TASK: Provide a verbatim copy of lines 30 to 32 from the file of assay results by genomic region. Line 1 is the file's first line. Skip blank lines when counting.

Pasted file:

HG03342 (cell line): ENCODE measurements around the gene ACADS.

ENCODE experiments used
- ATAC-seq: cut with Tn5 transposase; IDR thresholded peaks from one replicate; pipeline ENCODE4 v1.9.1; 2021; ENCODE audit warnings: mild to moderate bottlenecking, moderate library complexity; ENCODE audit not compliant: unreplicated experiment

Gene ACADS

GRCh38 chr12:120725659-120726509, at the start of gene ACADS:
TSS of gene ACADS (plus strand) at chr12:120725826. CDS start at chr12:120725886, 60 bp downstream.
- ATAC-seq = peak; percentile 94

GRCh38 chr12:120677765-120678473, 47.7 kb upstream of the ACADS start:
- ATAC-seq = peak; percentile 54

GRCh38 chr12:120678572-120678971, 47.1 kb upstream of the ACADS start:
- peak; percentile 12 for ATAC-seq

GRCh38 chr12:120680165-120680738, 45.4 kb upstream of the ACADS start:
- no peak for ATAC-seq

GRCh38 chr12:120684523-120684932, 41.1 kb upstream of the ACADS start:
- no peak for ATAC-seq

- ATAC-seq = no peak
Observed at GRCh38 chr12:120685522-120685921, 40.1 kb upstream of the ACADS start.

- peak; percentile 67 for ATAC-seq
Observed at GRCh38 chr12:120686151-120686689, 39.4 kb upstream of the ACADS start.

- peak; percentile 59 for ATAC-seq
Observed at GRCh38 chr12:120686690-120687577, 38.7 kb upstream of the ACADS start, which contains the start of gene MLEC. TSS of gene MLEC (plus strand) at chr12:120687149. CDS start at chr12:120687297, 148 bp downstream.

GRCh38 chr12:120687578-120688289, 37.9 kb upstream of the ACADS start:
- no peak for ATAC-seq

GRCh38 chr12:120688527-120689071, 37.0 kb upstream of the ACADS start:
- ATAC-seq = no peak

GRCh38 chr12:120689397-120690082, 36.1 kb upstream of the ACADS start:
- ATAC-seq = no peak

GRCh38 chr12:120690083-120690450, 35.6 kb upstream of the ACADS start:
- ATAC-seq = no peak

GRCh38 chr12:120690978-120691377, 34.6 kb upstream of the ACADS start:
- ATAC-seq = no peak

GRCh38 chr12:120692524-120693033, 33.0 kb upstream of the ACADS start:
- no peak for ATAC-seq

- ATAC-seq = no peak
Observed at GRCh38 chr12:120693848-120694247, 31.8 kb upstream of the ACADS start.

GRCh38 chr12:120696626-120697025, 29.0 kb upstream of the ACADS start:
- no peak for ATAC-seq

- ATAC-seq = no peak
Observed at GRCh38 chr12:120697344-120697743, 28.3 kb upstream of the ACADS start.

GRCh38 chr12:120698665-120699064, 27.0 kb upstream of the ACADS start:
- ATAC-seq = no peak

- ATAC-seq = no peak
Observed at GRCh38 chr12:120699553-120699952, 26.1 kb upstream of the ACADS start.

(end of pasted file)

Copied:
GRCh38 chr12:120690978-120691377, 34.6 kb upstream of the ACADS start:
- ATAC-seq = no peak

GRCh38 chr12:120692524-120693033, 33.0 kb upstream of the ACADS start: